…it is not possible for Paganism to be true and Christianity to be true at the same time, and the same goes for several other religions. While there is no “right, true, and only way”, there are wrong ways, and there is nothing wrong with telling your child you believe Christianity to be wrong and why.
Whereas this statement lacks logic and consistency among other things, it is certainly telling when it comes to the self-conscious nature of many who would pit themselves against Christians. Jansons, along with those from many other rival faiths, understands that there is no neutral ground. And again, the author has a keen sense for the critical role of parents in extending the pagan worldview.
If we want to ever be more than a “phase” for rebellious teenagers to grow out of and an excuse for a good party, we must begin to actually take ourselves seriously. We need to ask certain questions, we need to come to conclusions, and then we need to pass those conclusions on to our children.
Our survival depends upon it.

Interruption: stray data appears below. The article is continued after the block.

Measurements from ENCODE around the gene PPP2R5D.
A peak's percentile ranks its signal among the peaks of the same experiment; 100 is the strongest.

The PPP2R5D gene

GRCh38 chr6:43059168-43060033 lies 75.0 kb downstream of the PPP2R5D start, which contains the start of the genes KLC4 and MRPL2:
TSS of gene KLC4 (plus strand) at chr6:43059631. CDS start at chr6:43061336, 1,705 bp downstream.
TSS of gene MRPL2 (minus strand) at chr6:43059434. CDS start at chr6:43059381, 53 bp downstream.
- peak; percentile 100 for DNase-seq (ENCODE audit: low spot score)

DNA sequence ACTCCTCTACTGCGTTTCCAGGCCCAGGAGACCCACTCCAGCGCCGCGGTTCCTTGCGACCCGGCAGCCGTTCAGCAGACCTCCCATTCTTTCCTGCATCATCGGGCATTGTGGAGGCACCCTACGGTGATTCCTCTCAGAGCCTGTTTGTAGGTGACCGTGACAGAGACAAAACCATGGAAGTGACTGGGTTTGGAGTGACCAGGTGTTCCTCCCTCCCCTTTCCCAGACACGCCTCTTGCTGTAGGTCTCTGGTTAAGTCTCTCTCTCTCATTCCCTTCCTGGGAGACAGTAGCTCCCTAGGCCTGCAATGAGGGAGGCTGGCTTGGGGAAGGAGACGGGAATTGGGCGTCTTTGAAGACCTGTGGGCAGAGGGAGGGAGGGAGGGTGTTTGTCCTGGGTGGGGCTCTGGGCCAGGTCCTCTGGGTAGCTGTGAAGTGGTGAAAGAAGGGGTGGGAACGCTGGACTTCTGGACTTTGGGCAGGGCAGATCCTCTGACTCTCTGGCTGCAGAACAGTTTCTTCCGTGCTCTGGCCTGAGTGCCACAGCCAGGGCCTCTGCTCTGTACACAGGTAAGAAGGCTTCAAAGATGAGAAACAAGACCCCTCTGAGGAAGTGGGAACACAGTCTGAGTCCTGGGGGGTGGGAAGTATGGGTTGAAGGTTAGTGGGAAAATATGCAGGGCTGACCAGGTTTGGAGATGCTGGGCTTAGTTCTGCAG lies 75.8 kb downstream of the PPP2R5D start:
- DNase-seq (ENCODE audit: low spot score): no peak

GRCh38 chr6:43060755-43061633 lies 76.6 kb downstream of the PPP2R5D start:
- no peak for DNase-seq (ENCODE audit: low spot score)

He is right on. I would say that if we as Christians do not want to lose our teenagers in a rebellious phase, then we need to “ask certain questions, we need to come to conclusions, and then we need to pass those conclusions on to our children.” First and foremost among these questions would be understanding how God relates to his creation in general and his people in particular. This is the issue of covenant. “There has been an epic battle for the hearts of men and the kingdoms of the earth. There are only two sides on which to fight. “You cannot drink the cup of the Lord and the cup of demons; you cannot partake of the table of the Lord and the table of demons” (1 Cor. 10:21). Satan definitively lost the battle at the cross. “He disarmed the rulers and authorities and put them to open shame, by triumphing over them in him” (Col. 2:15). His struggles until the end of time will be in vain. Yet, in history men represent one of the two sides with every thought and action. Men take corporate responsibility and either govern according to the Word of God or according to their fallen nature. God has ordained a covenant structure in which men are bound to him judicially and carry out his will in all areas of life. This judicial bond is sealed by an oath… There is one primary covenant that serves as a peace treaty between God and fallen man.…There is in fact one King offering terms of peace with his vassals. There is one peace treaty offered by Christ through his church. There is one law. There are multiple institutions with separate jurisdictions and unique sanctions to carry out the rule of the Supreme ruler who is Christ sitting at the right hand of the Father.”1